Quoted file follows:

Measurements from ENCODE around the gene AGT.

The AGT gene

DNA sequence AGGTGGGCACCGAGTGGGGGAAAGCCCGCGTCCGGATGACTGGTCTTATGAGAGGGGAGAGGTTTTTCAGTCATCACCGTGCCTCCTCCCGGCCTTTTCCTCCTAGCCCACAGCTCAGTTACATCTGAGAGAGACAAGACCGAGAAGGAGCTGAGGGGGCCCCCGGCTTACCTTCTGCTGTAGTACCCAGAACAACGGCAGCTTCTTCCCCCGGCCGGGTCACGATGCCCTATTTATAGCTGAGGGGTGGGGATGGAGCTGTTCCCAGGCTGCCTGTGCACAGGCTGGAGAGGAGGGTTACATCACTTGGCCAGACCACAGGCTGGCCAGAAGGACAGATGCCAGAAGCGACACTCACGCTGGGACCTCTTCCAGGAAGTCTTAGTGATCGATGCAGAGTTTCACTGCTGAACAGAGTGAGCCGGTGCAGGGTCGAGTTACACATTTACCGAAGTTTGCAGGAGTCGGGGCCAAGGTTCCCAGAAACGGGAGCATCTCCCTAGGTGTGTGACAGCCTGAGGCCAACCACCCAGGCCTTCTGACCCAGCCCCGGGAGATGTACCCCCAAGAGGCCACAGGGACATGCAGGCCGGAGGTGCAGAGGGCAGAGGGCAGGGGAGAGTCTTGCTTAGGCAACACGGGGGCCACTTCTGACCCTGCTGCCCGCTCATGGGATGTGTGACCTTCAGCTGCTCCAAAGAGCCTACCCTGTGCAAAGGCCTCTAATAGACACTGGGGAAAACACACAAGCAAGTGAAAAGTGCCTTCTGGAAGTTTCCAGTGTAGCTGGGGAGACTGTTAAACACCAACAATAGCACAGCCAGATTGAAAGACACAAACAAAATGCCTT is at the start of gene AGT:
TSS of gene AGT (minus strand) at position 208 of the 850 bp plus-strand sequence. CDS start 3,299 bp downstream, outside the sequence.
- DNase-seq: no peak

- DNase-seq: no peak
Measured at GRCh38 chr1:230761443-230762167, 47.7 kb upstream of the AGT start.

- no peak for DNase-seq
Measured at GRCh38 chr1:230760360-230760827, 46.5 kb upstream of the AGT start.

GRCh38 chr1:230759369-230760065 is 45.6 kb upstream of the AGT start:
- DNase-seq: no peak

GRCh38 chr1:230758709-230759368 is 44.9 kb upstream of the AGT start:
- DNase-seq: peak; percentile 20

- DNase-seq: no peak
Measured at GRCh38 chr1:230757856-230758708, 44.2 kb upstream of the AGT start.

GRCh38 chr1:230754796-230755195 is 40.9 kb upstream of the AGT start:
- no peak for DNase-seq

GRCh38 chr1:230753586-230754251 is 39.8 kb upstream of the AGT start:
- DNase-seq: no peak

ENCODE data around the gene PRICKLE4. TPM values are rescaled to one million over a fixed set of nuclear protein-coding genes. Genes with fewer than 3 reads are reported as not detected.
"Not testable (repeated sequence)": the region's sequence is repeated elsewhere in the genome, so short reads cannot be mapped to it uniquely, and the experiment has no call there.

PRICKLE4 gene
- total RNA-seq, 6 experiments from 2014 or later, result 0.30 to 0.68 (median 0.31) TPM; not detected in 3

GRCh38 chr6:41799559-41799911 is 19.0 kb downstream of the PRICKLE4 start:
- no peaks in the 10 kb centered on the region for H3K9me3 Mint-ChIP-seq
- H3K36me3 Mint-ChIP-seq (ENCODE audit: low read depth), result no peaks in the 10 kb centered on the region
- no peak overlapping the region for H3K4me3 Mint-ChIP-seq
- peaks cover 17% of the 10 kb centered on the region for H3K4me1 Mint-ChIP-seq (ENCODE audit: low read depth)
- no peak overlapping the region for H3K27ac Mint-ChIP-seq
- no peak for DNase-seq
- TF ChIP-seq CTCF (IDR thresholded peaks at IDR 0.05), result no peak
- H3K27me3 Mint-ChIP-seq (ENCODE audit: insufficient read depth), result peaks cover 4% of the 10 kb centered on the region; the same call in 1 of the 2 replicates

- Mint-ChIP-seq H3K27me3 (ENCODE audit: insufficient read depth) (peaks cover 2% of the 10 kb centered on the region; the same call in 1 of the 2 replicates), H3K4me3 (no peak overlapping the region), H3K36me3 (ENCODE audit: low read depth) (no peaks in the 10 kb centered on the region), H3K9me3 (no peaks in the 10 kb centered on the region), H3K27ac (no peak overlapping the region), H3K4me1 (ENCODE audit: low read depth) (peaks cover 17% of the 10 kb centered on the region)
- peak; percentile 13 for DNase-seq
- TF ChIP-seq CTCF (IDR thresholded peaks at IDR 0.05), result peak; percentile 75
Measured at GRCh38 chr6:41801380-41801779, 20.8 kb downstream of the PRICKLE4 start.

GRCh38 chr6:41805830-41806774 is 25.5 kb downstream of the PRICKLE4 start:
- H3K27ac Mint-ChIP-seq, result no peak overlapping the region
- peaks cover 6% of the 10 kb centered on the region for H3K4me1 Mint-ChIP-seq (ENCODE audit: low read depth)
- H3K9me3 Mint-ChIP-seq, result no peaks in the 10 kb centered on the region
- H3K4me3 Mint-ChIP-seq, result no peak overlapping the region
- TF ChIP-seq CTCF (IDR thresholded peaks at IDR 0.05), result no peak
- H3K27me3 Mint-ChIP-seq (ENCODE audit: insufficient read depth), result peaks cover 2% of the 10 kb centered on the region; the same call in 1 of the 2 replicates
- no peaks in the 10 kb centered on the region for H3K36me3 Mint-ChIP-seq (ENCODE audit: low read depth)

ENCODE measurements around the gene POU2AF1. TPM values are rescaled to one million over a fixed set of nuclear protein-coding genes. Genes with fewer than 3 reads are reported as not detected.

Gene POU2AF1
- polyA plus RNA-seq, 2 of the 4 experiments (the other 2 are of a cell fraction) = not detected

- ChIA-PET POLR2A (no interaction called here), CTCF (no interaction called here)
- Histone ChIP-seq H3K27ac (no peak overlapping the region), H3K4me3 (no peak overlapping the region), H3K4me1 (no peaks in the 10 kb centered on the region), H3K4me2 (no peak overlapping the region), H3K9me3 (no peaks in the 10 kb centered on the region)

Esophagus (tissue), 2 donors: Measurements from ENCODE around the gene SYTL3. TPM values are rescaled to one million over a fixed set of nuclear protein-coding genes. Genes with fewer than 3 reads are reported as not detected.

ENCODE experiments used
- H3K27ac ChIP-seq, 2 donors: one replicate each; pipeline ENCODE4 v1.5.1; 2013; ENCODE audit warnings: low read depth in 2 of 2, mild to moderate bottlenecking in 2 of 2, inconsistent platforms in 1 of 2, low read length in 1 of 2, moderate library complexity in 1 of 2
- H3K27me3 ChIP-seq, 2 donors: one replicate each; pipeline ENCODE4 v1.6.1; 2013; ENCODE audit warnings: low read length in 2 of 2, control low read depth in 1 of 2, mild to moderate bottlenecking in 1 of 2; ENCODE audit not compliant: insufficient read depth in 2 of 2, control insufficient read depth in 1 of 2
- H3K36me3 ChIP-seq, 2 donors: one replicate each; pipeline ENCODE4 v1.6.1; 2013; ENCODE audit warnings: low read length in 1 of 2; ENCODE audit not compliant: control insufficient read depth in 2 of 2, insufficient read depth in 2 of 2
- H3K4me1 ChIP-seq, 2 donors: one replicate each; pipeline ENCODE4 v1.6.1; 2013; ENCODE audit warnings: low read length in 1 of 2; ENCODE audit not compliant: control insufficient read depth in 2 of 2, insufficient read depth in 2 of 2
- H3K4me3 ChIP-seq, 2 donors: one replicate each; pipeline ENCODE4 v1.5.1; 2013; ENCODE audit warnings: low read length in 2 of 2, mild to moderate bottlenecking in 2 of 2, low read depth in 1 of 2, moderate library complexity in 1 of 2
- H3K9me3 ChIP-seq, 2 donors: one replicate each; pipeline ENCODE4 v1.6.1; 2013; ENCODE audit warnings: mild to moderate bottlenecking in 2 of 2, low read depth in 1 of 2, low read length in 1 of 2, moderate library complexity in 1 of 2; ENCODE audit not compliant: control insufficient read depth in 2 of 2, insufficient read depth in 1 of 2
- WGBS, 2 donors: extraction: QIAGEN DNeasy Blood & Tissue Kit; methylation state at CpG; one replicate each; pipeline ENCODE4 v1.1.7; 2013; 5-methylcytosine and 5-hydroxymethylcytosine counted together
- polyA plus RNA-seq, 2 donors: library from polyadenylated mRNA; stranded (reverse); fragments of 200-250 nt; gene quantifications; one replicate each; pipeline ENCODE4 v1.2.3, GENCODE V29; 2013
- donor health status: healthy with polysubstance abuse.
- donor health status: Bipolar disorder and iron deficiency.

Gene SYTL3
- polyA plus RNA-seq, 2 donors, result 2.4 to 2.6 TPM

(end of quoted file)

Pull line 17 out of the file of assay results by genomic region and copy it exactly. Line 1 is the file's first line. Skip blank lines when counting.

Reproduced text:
- no peak for DNase-seq